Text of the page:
“Bloedel Donovan lasted until the end of World War II and then the mill site was deliberately destroyed for redevelopment,” Jewell said. “Then in the early '50s, we see the development of laminated beam technology.” 

Laminated wood is made by layering smaller pieces of wood and bonding them together to create a larger board or beam, Jewell said.

Chemicals used in the lamination process make up much of what contaminates the RG Haley site today.  

A rainy day in 1960 versus a sunny day in 2022. Brooks Lumber Co.'s main office at the south end of Cornwall Avenue in the former Bloedel Donovan offices building still stands today. // Left, photo by Jack Carver, courtesy of Whatcom Museum // Right, photo by Will Story

Throughout the 1950s and 1960s, a municipal landfill was opened to the public near the industrial area towards the south end of the site.

“It was just ‘go dump it, dump it in,’” Jewell said. “But Sehome had always been blessed with having deep water access so by just throwing garbage in there it wasn't settling. They realized, ‘oh, we're just throwing garbage on the water,’ so they shut that down.”

According to the Department of Ecology, an investigation into the site estimated 295,000 cubic yards of municipal waste and 94,000 cubic yards of wood waste contaminate the site.

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 A tractor drives by as seagulls swarm its driver, Dave Carlson, at the dump on the south end of Cornwall Avenue, Bellingham, Wash., January 16, 1957. // Photo courtesy of Whatcom Museum

“The nature of our interaction with the shoreline has changed over time,” Jewell said. “People decid[ed] that water access is more of a recreation and wildlife habitat than it is for heavy industry to be located there.”

Aerial view of RG Haley Corporation, AmFab, Brooks Manufacturing, off the south end of Cornwall Avenue from 1969 and an aerial view of the same site from 2017. // Right, Photographer unknown, image courtesy of Whatcom Museum // Left image courtesy Washington State Department of Ecology

Following the guidelines of the MTCA, an engineering design report was put forward in 2018 to address the Cornwall Landfill site, and one is in development for the RG Haley site. The report details the specific process planned for use to clean up the site.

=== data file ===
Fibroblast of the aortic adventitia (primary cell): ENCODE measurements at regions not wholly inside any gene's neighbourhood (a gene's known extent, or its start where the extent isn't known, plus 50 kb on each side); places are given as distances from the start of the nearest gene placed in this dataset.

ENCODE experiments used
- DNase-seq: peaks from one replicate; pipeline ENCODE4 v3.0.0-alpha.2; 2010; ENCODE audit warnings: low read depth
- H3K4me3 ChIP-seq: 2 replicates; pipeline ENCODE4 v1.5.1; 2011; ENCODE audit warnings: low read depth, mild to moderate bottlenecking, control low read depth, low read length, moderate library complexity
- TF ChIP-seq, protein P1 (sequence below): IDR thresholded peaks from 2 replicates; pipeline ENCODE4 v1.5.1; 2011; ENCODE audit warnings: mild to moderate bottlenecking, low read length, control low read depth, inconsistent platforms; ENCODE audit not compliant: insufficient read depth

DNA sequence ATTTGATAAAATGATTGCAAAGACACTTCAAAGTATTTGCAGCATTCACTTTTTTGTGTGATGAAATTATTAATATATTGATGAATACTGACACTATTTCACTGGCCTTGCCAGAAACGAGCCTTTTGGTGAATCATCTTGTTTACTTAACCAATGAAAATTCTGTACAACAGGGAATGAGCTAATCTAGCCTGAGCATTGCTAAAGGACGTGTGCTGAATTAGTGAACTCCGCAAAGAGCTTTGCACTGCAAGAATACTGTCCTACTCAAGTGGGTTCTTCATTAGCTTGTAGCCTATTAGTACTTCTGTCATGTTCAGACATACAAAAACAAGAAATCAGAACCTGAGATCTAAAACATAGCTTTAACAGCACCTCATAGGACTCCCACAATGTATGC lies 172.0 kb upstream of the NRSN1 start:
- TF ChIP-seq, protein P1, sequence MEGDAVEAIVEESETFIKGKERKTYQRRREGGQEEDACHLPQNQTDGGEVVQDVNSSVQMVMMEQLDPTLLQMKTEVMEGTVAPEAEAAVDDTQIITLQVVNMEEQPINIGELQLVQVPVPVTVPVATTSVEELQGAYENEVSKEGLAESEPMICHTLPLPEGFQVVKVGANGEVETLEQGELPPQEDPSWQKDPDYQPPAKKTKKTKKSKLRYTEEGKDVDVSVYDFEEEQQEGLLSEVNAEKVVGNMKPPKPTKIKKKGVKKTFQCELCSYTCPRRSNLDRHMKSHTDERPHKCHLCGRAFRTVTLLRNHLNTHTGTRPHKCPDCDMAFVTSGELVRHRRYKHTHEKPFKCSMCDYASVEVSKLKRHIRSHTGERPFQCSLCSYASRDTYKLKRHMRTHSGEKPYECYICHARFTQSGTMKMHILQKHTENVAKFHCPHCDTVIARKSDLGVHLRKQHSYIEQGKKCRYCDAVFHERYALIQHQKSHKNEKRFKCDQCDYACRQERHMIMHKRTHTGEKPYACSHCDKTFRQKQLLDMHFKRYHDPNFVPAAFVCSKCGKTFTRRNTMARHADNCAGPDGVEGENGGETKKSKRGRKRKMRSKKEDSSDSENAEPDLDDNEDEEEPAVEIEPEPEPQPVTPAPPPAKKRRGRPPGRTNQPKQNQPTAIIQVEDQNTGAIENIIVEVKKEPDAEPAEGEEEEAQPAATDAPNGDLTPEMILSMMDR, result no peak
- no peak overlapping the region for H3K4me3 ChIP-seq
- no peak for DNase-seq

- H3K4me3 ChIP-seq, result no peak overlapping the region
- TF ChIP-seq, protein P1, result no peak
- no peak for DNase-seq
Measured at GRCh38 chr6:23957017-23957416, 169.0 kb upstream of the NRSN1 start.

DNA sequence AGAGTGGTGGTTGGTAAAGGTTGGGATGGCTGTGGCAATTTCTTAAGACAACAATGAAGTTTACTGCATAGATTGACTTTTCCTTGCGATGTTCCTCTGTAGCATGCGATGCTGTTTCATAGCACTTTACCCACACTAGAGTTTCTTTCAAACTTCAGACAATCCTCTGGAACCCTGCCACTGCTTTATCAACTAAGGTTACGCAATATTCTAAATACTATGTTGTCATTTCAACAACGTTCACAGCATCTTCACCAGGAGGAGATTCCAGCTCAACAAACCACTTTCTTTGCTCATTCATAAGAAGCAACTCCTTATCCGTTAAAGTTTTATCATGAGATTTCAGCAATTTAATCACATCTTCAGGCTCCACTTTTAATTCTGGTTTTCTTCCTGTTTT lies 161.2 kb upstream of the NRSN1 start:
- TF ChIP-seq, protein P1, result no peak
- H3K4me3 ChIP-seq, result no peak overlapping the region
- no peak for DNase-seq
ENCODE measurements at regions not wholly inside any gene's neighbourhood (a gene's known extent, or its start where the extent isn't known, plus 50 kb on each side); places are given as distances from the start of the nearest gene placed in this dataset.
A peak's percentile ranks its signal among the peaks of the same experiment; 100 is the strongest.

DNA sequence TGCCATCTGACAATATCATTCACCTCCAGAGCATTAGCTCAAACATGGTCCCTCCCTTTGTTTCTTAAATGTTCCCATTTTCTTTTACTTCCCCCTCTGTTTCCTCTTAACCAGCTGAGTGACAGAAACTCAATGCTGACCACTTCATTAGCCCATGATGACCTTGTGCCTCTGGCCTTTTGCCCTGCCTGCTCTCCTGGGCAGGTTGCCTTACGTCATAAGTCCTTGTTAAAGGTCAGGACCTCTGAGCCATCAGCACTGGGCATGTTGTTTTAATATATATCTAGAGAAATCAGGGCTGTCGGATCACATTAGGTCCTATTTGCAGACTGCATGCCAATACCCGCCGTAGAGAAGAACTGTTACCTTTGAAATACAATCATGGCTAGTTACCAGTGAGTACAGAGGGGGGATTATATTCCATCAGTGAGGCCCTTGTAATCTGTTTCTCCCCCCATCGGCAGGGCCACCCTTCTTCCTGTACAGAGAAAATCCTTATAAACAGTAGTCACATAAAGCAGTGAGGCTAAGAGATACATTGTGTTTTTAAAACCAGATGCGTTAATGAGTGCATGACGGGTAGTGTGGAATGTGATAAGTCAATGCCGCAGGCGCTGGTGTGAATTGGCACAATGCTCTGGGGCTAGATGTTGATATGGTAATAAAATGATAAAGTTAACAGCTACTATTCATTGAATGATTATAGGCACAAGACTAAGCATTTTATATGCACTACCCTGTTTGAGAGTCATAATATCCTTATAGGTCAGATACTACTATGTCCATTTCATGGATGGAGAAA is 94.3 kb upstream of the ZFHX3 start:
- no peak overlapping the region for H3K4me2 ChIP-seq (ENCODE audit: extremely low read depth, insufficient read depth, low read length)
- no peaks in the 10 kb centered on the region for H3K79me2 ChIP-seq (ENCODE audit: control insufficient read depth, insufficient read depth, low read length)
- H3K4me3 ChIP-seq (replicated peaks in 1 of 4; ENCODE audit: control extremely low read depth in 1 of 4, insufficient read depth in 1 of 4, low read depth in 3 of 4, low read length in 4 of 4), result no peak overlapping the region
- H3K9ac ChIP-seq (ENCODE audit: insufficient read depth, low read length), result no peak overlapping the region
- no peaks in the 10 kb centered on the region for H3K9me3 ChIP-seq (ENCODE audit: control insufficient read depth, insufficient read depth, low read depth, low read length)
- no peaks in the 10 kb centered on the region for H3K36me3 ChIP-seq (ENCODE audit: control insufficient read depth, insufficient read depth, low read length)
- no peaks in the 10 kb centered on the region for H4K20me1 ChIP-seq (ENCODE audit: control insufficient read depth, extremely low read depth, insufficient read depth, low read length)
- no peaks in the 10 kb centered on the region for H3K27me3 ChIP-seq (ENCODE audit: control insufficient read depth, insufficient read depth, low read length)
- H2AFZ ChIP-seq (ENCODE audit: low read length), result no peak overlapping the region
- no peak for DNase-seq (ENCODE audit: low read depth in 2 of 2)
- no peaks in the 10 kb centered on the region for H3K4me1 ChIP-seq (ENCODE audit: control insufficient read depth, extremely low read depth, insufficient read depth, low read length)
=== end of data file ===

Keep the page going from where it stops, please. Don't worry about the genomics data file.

“The main goal for how to make this protective for human health and the environment is to remove the exposure pathways for humans and all the critters that that call home in the environment for any of the contamination that's there,” Ian Fawley said. 

Fawley is the Public Involvement Coordinator for MTCA clean-up projects around Bellingham Bay with the Washington State Department of Ecology.

“The simplest way to be able to think about it is it's a multi-layered capping system, shoreline stabilization system and a thin layer sediment cap that'll be in the water,”  Fawley said. 

Fawley said the plan is to use multiple layers of material over the waste, coupled with waterproof sheets and a landfill gas collection system so that people visiting the park would have no ability to contact any of the municipal waste of the landfill that would be underneath their feet.

In the original environmental report from 2013, the cleanup of the Cornwall Avenue Landfill site was expected to cost about $9.1 million.

According to the city’s website on the project, $1.2 million has been allocated for the park for an initial utility and grading design and construction. 

If everything goes according to the timeline put forward, the city hopes for the construction of the park to begin in September 2024.

“The waterfront in general has just been wonderful to be open to the public, with Waypoint Park, and we just want to welcome people to the waterfront and enjoy this park when it's developed,” Austin said.

Will Story

Will Story (he/him) is a city reporter with The Front this quarter. He is majoring in visual journalism and hoping to minor in photography. At The Front he’s focused on covering city news, events, and how Bellingham is changing. You might find him getting Turkish coffee at Ashuri or exploring the trails of Whatcom county with a camera.

You can reach him at or on Instagram at @thatwillstory